On July 2, 2018, All American Check Cashing, Inc., Mid-State Finance, Inc., and the president and owner of both companies (collectively, “All American”) filed a brief asking the U.S. Court of Appeals for the Fifth Circuit to find the Bureau of Consumer Financial Protection (“BCFP” or the “Bureau”) (formerly known as the CFPB) unconstitutionally structured and to strike down the Consumer Financial Protection Act (“CFPA”), which created the agency, in its entirety.

The appeal follows a 2016 complaint filed by the Bureau in the U.S. District Court for the Southern District of Mississippi against the two check cashing and payday loan companies and their principal for alleged unfair, deceptive, and abusive acts and practices. In that case, All American moved for a judgment on the pleadings on the basis that the BCFP is unconstitutionally structured as an independent agency with a single head whom the president can remove only “for cause.”

In March 2018, the district court denied the motion by adopting the reasoning of the U.S. Court of Appeals for the D.C. Circuit’s recent en banc majority decision upholding the Bureau’s structure in PHH Corp, et al. v. Consumer Financial Protection Bureau. (Our coverage of the PHH decision is available here.) All American moved to appeal the denial of the motion.

Since then, the only federal court to reach the issue of the BCFP’s structure – the U.S. District Court for the Southern District of New York (“S.D.N.Y.”) – ruled against the Bureau, adopting portions of the PHH dissents written by D.C. Circuit judges Karen Henderson and Brett Kavanaugh. Notably, the recent S.D.N.Y. decision went further than the PHH dissents and ruled that the CFPA’s defect could not be remedied merely by invalidating its for-cause removal provision. Rather, the entire CFPA, which is Title X of the Dodd-Frank Act, would have to be struck in its entirety. (More of our coverage on the S.D.N.Y. decision is available here.) Accordingly, All American’s brief to the Fifth Circuit argues for ruling against the Bureau and for striking down the agency’s organic statute entirely.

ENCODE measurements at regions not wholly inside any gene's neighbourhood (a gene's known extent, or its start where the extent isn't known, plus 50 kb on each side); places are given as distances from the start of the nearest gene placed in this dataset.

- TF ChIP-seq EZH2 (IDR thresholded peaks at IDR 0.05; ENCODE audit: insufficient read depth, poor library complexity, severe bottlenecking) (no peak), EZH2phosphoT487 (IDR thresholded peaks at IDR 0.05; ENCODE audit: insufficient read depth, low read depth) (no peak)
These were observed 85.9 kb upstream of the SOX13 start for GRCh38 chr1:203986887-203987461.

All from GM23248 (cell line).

The Fifth Circuit appeal is particularly noteworthy given that the circuit is considered to be generally more skeptical of the administrative state than the D.C. Circuit. A decision in line with the S.D.N.Y. opinion, or even a more modest decision in line with the PHH dissents, would create a circuit split, greatly heightening the likelihood of the issue of the Bureau’s constitutionality reaching the U.S. Supreme Court. The case is also a timely reminder that Judge Kavanaugh, if confirmed to the Supreme Court, would be a strong voice for the unconstitutionality of the current Bureau structure. If his view as expressed in PHH were to ultimately prevail, the Bureau Director would be subject to termination by the President without cause.